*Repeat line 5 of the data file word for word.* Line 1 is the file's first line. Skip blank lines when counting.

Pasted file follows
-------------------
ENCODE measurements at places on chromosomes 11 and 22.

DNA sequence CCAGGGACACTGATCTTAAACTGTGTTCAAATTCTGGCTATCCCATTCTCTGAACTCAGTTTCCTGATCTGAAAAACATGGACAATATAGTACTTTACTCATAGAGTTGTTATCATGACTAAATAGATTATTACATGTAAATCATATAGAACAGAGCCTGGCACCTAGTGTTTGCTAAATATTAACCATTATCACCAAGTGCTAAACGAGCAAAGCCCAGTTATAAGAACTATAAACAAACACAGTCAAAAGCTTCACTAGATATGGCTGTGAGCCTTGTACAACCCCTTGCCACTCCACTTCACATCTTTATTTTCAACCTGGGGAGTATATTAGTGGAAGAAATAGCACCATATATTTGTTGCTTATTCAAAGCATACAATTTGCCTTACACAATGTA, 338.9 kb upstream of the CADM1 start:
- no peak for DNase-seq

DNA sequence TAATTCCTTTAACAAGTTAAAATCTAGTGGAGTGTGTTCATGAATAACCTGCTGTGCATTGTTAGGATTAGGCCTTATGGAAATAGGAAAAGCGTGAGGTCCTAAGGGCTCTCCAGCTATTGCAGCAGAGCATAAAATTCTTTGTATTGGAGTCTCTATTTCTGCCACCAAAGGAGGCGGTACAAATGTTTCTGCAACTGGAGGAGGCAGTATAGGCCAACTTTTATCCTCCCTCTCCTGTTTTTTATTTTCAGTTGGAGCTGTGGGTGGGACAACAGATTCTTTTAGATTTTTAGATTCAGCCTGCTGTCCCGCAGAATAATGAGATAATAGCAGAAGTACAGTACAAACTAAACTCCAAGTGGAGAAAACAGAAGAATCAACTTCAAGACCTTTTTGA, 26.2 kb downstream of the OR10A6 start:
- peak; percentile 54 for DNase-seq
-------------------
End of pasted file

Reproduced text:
- peak; percentile 54 for DNase-seq